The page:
Wow. I’m good at forgiving when people change the way they’re treating me, but when they continue being jerks I just can’t seem to wrap my head around it.

Instead I tend to judge them. I sit and think about how mean they are when I should be thinking about their situations. When I do that I realize that almost every jerk has a back story. It’s just like in the movies where you learn about the villain’s sad child hood or low self-esteem. Unfortunately, in real life the behavior doesn’t change after having a touching heart to heart. But here’s the thing, who am I to judge?

I think it’s one of those out of this world concepts I’ll be working on for the rest of my life, one of my big weaknesses, but we’re promised that our weaknesses can become our strengths right?

So consider this my official online declaration that I will try a little harder when dealing with obnoxious jerks. They may be obnoxious and jerky but they have their own reasons for being obnoxious and jerky and it’s not up to me to judge those reasons (other than to observe and say I won’t act that way).

Hmmm…I think I’m sounding less than sincere. Does being non-judgemental mean I have to sugar coat everything? What? You think I’m an idiot? Well, that comment doesn’t make you a jerk… it makes you a… sweet spirit. Yeah, that’s it, a sweet spirit. :)

http://lds.org/liahona/1984/06/judge-not?lang=eng&query=obnoxious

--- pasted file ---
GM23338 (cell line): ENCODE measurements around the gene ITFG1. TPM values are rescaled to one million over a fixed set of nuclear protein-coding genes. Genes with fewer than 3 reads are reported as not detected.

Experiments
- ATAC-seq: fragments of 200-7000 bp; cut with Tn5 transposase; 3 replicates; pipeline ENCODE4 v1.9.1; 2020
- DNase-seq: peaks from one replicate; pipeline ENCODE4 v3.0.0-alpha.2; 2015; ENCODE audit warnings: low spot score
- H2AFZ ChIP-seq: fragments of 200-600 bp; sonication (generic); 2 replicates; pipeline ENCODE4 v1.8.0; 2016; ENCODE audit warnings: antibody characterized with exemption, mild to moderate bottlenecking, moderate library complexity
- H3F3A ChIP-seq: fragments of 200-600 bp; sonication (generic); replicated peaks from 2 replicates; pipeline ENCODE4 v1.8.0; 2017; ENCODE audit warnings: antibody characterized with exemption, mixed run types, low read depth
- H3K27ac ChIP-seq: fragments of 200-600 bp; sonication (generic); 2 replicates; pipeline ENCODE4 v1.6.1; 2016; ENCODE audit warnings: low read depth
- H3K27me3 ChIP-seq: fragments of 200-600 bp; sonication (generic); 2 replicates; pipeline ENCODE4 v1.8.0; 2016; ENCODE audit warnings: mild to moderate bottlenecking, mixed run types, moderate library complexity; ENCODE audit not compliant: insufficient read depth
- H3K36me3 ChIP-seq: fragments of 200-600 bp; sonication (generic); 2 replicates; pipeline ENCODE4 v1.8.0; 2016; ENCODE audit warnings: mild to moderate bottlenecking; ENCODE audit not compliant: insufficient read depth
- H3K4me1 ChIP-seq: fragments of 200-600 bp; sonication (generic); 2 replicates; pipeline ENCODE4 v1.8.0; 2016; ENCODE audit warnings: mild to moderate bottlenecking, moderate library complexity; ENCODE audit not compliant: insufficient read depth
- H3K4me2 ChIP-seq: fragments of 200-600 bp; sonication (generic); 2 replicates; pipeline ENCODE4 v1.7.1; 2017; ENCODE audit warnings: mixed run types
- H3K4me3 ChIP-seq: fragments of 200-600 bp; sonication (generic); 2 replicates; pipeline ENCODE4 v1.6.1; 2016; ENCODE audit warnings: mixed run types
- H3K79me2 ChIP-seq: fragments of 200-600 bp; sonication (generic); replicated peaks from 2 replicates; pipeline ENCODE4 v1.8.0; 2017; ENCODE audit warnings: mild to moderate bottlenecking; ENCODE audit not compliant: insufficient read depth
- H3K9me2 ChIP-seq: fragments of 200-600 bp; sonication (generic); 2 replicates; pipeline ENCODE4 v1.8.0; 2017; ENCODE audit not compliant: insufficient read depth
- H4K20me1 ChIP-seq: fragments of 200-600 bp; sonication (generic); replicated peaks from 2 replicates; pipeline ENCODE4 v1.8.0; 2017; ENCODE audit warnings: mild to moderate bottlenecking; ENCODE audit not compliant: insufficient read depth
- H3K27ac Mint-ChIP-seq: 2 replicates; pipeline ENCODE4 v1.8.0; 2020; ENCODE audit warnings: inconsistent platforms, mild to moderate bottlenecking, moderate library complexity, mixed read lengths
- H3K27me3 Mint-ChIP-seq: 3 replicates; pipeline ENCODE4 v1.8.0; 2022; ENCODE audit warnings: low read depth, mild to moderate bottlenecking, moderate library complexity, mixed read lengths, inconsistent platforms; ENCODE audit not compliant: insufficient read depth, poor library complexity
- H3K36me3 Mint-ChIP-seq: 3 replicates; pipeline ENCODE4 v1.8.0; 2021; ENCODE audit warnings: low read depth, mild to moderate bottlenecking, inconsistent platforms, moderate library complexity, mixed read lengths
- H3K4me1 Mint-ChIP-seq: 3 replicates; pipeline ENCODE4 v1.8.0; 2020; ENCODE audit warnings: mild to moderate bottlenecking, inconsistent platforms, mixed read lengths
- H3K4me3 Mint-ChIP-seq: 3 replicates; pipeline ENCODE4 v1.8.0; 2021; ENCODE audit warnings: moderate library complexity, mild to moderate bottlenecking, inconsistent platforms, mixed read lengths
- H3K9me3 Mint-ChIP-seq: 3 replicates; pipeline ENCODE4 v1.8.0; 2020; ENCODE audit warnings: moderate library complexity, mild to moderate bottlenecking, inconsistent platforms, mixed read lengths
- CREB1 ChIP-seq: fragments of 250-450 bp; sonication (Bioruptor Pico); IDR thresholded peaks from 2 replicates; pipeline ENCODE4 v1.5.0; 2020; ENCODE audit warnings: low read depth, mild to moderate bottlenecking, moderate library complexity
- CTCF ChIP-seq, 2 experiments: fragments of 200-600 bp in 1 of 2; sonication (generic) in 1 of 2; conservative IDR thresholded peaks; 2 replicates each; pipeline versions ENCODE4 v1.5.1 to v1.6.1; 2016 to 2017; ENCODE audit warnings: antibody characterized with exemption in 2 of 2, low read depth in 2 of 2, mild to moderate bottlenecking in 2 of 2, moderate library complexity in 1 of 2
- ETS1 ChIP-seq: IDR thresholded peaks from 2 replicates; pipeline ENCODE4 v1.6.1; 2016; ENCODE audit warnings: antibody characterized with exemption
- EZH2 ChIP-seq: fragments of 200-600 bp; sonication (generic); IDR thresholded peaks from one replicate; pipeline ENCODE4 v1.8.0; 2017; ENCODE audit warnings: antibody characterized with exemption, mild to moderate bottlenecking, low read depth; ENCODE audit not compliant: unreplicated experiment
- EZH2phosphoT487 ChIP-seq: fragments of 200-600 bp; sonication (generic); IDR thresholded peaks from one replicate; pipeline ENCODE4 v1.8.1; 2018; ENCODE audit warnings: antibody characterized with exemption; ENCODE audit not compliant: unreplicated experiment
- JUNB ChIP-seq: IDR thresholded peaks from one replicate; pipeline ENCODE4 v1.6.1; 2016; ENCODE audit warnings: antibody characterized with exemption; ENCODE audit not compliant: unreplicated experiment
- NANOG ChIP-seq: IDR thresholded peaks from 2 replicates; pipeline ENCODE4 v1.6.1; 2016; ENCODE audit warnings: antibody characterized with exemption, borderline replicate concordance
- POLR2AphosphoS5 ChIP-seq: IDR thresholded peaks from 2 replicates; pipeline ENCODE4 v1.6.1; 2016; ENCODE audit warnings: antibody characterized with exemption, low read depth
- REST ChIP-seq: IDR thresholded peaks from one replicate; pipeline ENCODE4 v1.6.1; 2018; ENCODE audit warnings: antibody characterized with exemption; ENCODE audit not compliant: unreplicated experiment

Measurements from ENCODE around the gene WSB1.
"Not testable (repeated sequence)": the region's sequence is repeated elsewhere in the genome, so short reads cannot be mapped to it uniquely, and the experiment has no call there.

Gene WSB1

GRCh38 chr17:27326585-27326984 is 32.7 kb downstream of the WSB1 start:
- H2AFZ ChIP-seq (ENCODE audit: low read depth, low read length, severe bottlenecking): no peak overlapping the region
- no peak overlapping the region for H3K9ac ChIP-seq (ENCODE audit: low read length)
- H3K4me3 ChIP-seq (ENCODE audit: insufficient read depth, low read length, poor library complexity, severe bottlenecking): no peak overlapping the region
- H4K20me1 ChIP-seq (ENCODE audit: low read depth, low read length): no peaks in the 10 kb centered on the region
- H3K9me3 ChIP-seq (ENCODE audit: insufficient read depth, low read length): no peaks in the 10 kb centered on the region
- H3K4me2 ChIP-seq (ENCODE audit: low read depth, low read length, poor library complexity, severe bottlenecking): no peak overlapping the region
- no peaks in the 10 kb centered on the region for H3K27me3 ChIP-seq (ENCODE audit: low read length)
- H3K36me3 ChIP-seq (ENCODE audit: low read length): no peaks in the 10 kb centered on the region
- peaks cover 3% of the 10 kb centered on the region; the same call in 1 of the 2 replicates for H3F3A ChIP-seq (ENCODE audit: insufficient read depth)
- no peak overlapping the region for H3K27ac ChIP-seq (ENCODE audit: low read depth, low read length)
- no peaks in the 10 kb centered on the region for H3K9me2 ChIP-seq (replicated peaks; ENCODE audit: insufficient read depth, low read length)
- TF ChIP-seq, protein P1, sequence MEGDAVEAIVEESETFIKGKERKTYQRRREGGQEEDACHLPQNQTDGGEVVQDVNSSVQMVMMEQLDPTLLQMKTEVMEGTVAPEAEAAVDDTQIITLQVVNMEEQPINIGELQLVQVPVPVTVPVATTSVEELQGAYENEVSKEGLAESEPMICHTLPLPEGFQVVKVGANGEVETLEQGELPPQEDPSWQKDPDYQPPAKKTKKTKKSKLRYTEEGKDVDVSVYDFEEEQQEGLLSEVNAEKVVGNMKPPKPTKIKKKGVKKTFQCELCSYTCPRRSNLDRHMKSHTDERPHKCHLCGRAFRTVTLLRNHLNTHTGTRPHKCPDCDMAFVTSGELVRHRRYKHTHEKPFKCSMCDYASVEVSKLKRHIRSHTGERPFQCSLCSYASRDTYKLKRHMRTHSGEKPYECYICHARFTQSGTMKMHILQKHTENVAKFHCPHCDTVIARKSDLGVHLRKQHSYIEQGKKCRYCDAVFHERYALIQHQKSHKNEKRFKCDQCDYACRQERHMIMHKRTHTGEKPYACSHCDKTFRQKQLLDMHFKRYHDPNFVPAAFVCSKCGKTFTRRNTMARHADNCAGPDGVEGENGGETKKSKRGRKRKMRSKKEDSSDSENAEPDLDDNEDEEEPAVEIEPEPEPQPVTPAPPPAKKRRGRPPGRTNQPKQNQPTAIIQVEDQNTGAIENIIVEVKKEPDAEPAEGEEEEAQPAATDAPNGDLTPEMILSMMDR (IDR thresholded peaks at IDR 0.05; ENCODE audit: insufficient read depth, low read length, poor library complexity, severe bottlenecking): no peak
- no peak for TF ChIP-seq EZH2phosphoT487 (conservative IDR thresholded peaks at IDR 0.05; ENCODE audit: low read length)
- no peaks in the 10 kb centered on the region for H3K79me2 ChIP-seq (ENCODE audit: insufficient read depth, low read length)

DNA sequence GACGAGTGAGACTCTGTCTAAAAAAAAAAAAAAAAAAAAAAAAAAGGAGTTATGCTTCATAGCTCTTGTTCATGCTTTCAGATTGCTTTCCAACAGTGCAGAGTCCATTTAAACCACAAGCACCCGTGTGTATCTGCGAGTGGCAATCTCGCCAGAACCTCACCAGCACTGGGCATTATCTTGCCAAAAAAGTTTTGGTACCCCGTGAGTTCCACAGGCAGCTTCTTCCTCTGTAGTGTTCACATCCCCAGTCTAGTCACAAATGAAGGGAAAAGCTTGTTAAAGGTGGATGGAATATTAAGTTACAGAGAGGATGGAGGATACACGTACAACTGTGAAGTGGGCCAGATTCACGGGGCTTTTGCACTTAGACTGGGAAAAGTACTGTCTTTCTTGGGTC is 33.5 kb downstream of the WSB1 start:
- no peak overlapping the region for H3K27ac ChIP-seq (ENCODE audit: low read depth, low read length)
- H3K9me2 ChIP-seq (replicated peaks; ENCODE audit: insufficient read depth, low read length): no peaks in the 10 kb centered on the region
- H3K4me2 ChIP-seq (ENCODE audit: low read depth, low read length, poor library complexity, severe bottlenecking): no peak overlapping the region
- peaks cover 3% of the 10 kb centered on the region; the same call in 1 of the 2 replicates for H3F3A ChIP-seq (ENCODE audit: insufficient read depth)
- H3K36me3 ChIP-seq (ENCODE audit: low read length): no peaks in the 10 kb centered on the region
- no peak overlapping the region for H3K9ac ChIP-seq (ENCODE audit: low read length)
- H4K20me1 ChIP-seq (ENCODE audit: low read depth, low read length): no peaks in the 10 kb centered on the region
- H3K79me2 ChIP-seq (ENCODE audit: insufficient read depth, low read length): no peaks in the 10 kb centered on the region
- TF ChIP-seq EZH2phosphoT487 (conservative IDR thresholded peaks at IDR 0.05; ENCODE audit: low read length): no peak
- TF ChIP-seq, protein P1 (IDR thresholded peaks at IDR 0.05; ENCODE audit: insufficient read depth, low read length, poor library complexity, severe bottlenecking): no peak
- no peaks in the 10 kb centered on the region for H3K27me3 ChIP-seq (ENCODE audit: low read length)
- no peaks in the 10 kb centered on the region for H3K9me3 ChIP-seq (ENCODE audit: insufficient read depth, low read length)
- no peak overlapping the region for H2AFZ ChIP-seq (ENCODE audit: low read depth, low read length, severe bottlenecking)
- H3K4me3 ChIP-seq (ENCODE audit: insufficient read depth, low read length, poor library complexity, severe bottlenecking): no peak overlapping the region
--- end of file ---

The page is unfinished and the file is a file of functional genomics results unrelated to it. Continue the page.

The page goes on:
looking back on the colic stage

As I sat pondering the colic stage that we recently came out of with our baby girl I was thinking of some of the avenues I tried to use in order to get help. I did a few things.

1. Advice from friends/family/complete strangers aghast at why I can’t keep my baby quiet in the grocery store – Whether asked for or not I got a lot of advice – and since I was pretty at a loss and I’m so new at this I generally listened pretty eagerly. A few things were helpful, such as: this will end! a few things weren’t, such as: just don’t worry about it (really? my child is SCREAMING in my ear and I’m supposed to not worry?)
2. Advice from Internet Forums: When I got the most frustrated I would type things into Google such as: baby won’t stop crying? WHY????. The results were similar to the family/friend/stranger results. Some things were helpful (Be consistent with night time routines), and some things weren’t. I actually read a comment where a woman said that if a child is crying you MUST keep holding/comforting the child at all times, to heck with everything else – were I to follow this advice I don’t believe I would have showered, used the restroom, cooked dinner, cleaned, or pretty much done anything for at least three months time. I have a hard time believing that woman to be the mother of a colicky child, more like some psych major without kids.
3. Ask for Advice and Comfort from the Lord: Honestly, part of this felt like mixed results too. Sometimes, I wasn’t given any special advice from the Lord on what to do. But I was ALWAYS given comfort, and man did it make all the difference.

Have a great General Conference Weekend everyone! And if you don’t get those specific answers you’re looking for, maybe try seeking comfort instead. He’s there. He loves you. He will answer you, just maybe not in the way you want. I’m praying I’ll remember that as I seek some direction for my life and family. :)